- McPartland J.C. et al. 2016. Encyclopedia of Mental Health. 2: 124-130.
- Peter B. et al. 2014. American Journal of Medical Genetics. Part A. 164A: 2091-6. PubMed ID: 24810580
- Sankaran V.G. et al. 2008. Science. 322: 1839-42. PubMed ID: 19056937
- Satterwhite E. et al. 2001. Blood. 98: 3413-20. PubMed ID: 11719382
- Sztainberg Y. & Zoghbi H.Y. 2016. Nature Neuroscience. 19: 1408-17. PubMed ID: 27786181
- Vissers L.E. et al. 2016. Nature Reviews. Genetics. 17: 9-18. PubMed ID: 26503795
Bi-Directional Sanger Sequencing
Nomenclature for sequence variants was from the Human Genome Variation Society (http://www.hgvs.org). As required, DNA is extracted from the patient specimen. PCR is used to amplify the indicated exons plus additional flanking non-coding sequence. After cleaning of the PCR products, cycle sequencing is carried out using the ABI Big Dye Terminator v.3.0 kit. Products are resolved by electrophoresis on an ABI 3730xl capillary sequencer. In most cases, sequencing is performed in both forward and reverse directions; in some cases, sequencing is performed twice in either the forward or reverse directions. In nearly all cases, the full coding region of each exon as well as 10 bases of non-coding DNA flanking the exon are sequenced.
As of February 2018, we compared 26.8 Mb of Sanger DNA sequence generated at PreventionGenetics to NextGen sequence generated in other labs. We detected only 4 errors in our Sanger sequences, and these were all due to allele dropout during PCR. For Proficiency Testing, both external and internal, in the 14 years of our lab operation we have Sanger sequenced roughly 14,300 PCR amplicons. Only one error has been identified, and this was an error in analysis of sequence data.
Our Sanger sequencing is capable of detecting virtually all nucleotide substitutions within the PCR amplicons. Similarly, we detect essentially all heterozygous or homozygous deletions within the amplicons. Homozygous deletions which overlap one or more PCR primer annealing sites are detectable as PCR failure. Heterozygous deletions which overlap one or more PCR primer annealing sites are usually not detected (see Analytical Limitations). All heterozygous insertions within the amplicons up to about 100 nucleotides in length appear to be detectable. Larger heterozygous insertions may not be detected. All homozygous insertions within the amplicons up to about 300 nucleotides in length appear to be detectable. Larger homozygous insertions may masquerade as homozygous deletions (PCR failure).
In exons where our sequencing did not reveal any variation between the two alleles, we cannot be certain that we were able to PCR amplify both of the patient’s alleles. Occasionally, a patient may carry an allele which does not amplify, due for example to a deletion or a large insertion. In these cases, the report contains no information about the second allele.
Similarly, our sequencing tests have almost no power to detect duplications, triplications, etc. of the gene sequences.
In most cases, only the indicated exons and roughly 10 bp of flanking non-coding sequence on each side are analyzed. Test reports contain little or no information about other portions of the gene, including many regulatory regions.
In nearly all cases, we are unable to determine the phase of sequence variants. In particular, when we find two likely causative mutations for recessive disorders, we cannot be certain that the mutations are on different alleles.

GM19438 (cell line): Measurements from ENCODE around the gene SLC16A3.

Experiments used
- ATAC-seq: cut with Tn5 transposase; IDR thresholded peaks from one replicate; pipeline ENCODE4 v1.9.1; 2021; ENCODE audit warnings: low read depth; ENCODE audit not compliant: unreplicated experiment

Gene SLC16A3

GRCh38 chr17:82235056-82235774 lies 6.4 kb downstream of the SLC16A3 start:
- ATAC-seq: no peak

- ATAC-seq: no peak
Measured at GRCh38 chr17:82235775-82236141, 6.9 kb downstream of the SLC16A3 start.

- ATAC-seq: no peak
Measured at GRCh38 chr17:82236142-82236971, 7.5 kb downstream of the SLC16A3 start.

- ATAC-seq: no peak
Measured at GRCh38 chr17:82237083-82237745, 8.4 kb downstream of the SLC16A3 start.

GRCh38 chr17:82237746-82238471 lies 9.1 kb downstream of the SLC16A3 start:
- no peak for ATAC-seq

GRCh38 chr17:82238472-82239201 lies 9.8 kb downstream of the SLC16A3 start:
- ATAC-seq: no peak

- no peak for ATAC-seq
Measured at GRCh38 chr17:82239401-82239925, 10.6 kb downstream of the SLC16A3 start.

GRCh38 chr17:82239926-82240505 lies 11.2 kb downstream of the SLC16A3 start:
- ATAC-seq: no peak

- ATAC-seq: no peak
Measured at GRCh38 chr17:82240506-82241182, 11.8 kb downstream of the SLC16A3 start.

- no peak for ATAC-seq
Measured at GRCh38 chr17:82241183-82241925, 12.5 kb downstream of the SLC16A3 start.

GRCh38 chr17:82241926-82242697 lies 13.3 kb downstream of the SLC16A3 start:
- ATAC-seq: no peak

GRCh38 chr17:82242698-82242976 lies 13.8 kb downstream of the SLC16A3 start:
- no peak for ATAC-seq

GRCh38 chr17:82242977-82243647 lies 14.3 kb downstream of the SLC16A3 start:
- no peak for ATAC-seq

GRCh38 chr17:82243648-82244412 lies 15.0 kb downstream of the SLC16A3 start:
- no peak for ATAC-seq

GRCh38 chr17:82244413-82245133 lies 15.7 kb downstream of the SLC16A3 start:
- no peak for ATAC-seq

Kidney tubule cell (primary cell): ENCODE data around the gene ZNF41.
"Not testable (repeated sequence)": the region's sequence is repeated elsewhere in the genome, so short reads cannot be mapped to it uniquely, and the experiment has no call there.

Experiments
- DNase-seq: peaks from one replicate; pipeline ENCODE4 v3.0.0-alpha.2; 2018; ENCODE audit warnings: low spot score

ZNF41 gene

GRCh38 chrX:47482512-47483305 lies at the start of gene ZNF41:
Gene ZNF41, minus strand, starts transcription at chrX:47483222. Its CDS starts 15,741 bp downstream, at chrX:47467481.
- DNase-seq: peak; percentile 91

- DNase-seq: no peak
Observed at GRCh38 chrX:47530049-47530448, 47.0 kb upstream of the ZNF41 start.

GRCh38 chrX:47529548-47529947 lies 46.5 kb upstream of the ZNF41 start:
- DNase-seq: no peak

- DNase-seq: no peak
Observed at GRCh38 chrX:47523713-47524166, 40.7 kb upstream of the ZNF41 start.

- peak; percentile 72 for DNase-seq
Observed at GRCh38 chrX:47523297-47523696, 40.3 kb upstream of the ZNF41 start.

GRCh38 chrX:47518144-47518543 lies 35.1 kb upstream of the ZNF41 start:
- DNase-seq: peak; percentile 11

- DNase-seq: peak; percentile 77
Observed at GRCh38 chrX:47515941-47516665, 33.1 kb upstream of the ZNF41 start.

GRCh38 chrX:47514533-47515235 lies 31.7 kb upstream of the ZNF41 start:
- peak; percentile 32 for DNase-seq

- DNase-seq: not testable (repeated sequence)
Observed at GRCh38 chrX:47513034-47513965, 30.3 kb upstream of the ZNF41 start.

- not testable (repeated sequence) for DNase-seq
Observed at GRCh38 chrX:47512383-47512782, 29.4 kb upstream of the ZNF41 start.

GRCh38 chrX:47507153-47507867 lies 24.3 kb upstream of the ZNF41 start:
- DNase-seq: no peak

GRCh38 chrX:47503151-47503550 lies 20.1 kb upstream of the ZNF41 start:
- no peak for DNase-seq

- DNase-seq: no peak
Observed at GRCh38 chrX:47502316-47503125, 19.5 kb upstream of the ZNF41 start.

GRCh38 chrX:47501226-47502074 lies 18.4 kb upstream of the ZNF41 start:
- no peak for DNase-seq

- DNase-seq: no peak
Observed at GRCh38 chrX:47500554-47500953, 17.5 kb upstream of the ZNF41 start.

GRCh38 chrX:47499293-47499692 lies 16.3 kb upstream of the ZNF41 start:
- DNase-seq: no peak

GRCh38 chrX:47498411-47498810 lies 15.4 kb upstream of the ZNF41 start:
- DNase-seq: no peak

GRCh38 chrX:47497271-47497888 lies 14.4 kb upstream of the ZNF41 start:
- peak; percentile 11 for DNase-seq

Our ability to detect minor sequence variants, due for example to somatic mosaicism is limited. Sequence variants that are present in less than 50% of the patient’s nucleated cells may not be detected.
Runs of mononucleotide repeats (eg (A)n or (T)n) with n >8 in the reference sequence are generally not analyzed because of strand slippage during PCR and cycle sequencing.
Unless otherwise indicated, the sequence data that we report are based on DNA isolated from a specific tissue (usually leukocytes). Test reports contain no information about gene sequences in other tissues.
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- The test can be added to your online orders in the Summary and Pricing section.
- Once the test has been added log in to myPrevent to fill out an online requisition form.
- A completed requisition form must accompany all specimens.
- Billing information along with specimen and shipping instructions are within the requisition form.
- All testing must be ordered by a qualified healthcare provider.
(Delivery accepted Monday - Saturday)
- Collect 3 ml -5 ml (5 ml preferred) of whole blood in EDTA (purple top tube) or ACD (yellow top tube). For Test #500-DNA Banking only, collect 10 ml -20 ml of whole blood.
- For small babies, we require a minimum of 1 ml of blood.
- Only one blood tube is required for multiple tests.
- Ship blood tubes at room temperature in an insulated container. Do not freeze blood.
- During hot weather, include a frozen ice pack in the shipping container. Place a paper towel or other thin material between the ice pack and the blood tube.
- In cold weather, include an unfrozen ice pack in the shipping container as insulation.
- At room temperature, blood specimen is stable for up to 48 hours.
- If refrigerated, blood specimen is stable for up to one week.
- Label the tube with the patient name, date of birth and/or ID number.
(Delivery accepted Monday - Saturday)
- Send in screw cap tube at least 5 µg -10 µg of purified DNA at a concentration of at least 20 µg/ml for NGS and Sanger tests and at least 5 µg of purified DNA at a concentration of at least 100 µg/ml for gene-centric aCGH, MLPA, and CMA tests, minimum 2 µg for limited specimens.
- For requests requiring more than one test, send an additional 5 µg DNA per test ordered when possible.
- DNA may be shipped at room temperature.
- Label the tube with the composition of the solute, DNA concentration as well as the patient’s name, date of birth, and/or ID number.
- We only accept genomic DNA for testing. We do NOT accept products of whole genome amplification reactions or other amplification reactions.
(Delivery preferred Monday - Thursday)
- PreventionGenetics should be notified in advance of arrival of a cell culture.
- Culture and send at least two T25 flasks of confluent cells.
- Some panels may require additional flasks (dependent on size of genes, amount of Sanger sequencing required, etc.). Multiple test requests may also require additional flasks. Please contact us for details.
- Send specimens in insulated, shatterproof container overnight.
- Cell cultures may be shipped at room temperature or refrigerated.
- Label the flasks with the patient name, date of birth, and/or ID number.
- We strongly recommend maintaining a local back-up culture. We do not culture cells.